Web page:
Chapter 13: Social Inequality and Stratification
Inequality: The extent to which culturally valued material and social rewards are allocated
disproportionately to individuals, families, and other groups
Rise of Inequality:
Social differentiation and stratification inevitably accompanies the emergence of a productive economy
based on agriculture:
-professions and trade specializations
At the very bottom of the pyramid are the mass of peasants, who produce for the benefit of a clerical,
military, and political elite.
Elman Service and Morton Fried
E.Service : -------Band--------tribe---------Chiefdom----------State-
M.Fried: -------Egalitarian -------ranked--------Stratification-----
There is a rough correspondence between the types of political organization, as schematized by Elman
Service, and the degree of equality and inequality, as devised by Morton Fried. Keep in mind: these are ideal-types, and therefore simplify reality, which tends to be more complex. We
are, in reality, always dealing with continua, and not clear-cut categories. Hence the horizontal arrows.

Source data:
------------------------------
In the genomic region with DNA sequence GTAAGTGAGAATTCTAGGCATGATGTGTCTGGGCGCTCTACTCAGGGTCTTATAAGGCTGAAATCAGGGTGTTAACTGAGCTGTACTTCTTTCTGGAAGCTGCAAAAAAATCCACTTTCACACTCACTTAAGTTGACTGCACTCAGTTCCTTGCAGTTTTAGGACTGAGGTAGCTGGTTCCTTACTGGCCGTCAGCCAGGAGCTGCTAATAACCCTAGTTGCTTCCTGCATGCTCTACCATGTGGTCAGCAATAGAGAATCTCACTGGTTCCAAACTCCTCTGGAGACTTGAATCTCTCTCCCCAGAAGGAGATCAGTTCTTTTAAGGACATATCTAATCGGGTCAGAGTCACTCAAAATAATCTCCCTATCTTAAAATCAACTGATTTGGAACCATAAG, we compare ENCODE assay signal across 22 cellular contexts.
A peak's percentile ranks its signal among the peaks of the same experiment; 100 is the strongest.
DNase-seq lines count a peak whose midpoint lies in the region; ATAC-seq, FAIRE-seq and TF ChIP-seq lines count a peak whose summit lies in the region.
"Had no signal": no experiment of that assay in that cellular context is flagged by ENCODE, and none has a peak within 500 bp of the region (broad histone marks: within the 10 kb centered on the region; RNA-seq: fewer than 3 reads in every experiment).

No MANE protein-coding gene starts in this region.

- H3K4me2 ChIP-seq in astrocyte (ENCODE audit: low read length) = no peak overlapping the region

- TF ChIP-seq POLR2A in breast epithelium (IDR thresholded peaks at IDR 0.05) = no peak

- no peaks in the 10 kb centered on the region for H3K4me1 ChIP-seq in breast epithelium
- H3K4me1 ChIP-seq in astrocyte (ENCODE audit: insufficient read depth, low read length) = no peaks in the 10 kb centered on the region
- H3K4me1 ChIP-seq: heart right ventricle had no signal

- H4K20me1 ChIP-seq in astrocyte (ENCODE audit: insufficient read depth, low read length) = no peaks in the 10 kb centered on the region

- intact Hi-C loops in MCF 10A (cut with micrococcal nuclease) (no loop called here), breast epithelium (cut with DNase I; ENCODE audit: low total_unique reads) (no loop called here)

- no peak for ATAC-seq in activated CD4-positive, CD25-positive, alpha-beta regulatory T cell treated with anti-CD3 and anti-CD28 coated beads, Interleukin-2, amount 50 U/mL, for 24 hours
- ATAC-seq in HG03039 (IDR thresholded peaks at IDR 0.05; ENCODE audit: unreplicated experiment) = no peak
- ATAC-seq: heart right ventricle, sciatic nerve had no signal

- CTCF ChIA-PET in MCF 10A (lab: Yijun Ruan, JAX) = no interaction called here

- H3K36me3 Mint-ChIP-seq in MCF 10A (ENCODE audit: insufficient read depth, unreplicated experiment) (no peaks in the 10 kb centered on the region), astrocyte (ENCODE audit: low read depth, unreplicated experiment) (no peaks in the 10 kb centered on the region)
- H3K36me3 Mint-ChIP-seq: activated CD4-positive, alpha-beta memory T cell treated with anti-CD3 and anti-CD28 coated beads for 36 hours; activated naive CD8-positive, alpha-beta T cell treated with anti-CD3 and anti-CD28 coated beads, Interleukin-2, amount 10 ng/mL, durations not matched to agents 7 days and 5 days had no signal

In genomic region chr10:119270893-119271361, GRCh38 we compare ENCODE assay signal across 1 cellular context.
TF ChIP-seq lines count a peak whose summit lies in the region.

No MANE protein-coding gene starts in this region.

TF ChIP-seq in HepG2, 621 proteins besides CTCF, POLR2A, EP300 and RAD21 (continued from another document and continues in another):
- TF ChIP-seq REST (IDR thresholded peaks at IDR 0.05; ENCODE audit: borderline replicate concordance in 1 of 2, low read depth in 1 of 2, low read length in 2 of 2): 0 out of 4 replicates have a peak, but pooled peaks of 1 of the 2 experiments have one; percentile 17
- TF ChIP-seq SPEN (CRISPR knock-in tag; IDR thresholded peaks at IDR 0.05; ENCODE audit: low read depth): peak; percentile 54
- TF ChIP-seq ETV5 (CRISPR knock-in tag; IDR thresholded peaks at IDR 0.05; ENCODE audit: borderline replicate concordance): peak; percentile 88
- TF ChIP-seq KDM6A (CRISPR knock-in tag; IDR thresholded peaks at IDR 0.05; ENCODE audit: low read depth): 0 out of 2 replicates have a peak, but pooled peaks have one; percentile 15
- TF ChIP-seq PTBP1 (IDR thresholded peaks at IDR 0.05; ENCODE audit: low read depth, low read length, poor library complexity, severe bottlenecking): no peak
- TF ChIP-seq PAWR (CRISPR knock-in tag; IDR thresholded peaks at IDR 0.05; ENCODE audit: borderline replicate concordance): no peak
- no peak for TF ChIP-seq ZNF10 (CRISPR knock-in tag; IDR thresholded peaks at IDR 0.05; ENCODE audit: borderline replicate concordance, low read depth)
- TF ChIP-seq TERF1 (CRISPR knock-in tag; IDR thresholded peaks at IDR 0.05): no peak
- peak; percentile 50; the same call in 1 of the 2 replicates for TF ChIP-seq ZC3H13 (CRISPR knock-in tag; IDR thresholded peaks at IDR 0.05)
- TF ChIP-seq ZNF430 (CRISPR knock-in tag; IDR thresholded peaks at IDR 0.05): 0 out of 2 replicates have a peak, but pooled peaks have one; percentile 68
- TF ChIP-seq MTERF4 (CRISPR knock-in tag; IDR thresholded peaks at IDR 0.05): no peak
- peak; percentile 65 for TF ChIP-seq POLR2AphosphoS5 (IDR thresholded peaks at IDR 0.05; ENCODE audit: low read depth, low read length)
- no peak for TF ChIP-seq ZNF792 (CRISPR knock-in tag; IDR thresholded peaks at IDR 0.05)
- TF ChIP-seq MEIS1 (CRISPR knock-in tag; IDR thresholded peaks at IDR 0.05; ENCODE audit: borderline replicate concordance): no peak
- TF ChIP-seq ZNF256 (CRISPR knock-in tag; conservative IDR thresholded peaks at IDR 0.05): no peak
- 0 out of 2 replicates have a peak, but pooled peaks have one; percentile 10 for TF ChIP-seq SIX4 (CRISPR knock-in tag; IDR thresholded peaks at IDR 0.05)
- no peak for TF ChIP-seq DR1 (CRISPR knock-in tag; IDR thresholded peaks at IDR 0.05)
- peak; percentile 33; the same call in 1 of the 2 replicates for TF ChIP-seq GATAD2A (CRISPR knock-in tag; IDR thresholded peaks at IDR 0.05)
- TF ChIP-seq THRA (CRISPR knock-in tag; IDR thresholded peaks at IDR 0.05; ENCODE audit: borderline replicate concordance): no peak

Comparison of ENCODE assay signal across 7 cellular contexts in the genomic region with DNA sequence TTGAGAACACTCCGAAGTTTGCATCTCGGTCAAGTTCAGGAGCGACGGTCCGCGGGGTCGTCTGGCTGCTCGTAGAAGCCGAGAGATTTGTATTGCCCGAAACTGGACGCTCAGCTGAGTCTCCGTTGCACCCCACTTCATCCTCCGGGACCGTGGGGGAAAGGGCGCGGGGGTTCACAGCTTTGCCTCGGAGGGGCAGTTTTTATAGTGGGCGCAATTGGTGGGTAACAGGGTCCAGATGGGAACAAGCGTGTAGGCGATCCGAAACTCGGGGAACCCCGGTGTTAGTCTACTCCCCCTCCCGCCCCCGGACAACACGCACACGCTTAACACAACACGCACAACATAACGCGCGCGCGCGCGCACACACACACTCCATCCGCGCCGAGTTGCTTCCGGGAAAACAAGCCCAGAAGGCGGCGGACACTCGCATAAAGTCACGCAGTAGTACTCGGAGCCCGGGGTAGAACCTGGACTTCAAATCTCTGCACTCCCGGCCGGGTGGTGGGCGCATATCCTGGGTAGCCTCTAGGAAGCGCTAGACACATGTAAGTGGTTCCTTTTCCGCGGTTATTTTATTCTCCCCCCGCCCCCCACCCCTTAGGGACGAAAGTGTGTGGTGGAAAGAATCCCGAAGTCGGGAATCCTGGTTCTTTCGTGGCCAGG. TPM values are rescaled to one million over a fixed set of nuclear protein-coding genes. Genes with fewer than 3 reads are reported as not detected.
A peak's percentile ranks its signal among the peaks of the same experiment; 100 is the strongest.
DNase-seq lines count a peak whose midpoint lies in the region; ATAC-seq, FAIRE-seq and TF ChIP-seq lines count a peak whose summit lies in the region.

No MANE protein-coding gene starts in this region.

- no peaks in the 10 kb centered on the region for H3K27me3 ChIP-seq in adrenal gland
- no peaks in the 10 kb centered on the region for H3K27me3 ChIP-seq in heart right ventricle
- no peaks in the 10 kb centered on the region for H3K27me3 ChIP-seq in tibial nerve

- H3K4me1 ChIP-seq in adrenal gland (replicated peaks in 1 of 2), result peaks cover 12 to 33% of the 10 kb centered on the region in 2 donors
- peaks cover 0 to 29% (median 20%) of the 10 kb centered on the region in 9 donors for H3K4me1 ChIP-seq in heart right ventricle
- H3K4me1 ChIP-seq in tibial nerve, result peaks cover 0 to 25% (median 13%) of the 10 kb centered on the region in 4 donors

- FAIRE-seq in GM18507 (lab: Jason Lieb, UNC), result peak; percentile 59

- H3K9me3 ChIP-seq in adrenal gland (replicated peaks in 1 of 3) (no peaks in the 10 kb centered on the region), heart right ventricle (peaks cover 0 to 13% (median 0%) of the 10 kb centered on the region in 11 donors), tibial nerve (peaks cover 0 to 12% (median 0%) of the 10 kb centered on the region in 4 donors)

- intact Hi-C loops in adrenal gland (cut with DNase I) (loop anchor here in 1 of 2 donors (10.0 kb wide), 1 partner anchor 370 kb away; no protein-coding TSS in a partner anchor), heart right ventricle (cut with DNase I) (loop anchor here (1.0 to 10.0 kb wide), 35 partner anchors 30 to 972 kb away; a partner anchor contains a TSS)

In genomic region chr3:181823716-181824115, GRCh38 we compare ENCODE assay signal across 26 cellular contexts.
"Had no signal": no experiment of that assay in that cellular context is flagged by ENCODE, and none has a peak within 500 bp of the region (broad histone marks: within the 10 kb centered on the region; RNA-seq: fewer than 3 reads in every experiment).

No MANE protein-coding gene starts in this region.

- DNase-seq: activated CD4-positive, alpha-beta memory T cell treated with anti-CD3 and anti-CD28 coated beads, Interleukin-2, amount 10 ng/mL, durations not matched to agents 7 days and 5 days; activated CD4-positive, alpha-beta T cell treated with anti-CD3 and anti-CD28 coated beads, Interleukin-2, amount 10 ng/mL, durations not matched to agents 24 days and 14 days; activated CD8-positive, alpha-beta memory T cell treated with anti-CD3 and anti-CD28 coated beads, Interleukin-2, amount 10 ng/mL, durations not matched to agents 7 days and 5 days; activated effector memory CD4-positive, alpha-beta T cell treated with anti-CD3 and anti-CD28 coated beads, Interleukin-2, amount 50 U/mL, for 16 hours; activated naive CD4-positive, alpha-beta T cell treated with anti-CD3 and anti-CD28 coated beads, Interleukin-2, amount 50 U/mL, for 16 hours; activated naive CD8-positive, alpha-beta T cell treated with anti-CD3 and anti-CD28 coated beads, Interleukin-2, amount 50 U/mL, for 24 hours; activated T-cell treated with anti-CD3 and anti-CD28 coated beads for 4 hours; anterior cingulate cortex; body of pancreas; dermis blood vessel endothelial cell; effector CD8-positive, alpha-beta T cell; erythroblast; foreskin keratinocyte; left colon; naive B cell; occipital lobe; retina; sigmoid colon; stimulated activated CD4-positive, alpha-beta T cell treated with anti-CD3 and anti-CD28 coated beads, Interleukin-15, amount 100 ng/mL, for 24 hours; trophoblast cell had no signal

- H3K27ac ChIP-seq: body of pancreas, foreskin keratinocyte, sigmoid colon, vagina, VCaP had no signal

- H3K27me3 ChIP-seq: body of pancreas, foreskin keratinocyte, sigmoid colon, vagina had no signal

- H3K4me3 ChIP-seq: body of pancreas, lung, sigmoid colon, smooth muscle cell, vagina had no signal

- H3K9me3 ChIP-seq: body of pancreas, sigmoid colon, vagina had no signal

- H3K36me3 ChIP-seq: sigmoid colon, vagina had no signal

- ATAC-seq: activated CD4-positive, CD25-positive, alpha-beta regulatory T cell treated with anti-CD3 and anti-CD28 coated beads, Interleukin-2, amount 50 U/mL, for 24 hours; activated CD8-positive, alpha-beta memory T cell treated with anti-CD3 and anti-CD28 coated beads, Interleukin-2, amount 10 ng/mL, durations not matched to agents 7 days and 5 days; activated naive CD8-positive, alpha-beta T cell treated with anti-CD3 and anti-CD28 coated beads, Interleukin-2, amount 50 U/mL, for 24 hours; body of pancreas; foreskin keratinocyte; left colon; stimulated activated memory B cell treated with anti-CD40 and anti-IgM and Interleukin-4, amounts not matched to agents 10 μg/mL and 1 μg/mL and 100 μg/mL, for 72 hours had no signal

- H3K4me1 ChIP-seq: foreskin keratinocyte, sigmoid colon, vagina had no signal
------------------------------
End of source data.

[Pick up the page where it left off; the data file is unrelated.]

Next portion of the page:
-Brahmins (priests and scholars)
- Kshatriyas (nobles and warriors)
- Vaishas (merchants and artisans)
- Shudras (farmers, craftspeople and labourers)
Untouchables (out-castes allocated menial work: street sweepers, latrine cleaners, laundresses,
tanners, skinners, gravediggers, etc.). Call themselves Dalits, which means ‘oppressed’.
Indian Caste system:
-A varna is a system of economic cooperation between members of a series of endogamous and
occupationally-specialized groups, organized at the local level as “jatis”…
-Solidarity is enhanced by close physical proximity and interaction, balanced by exaggerated sense of
social distance maintained by pollution beliefs and practices.
A varna is subdivided into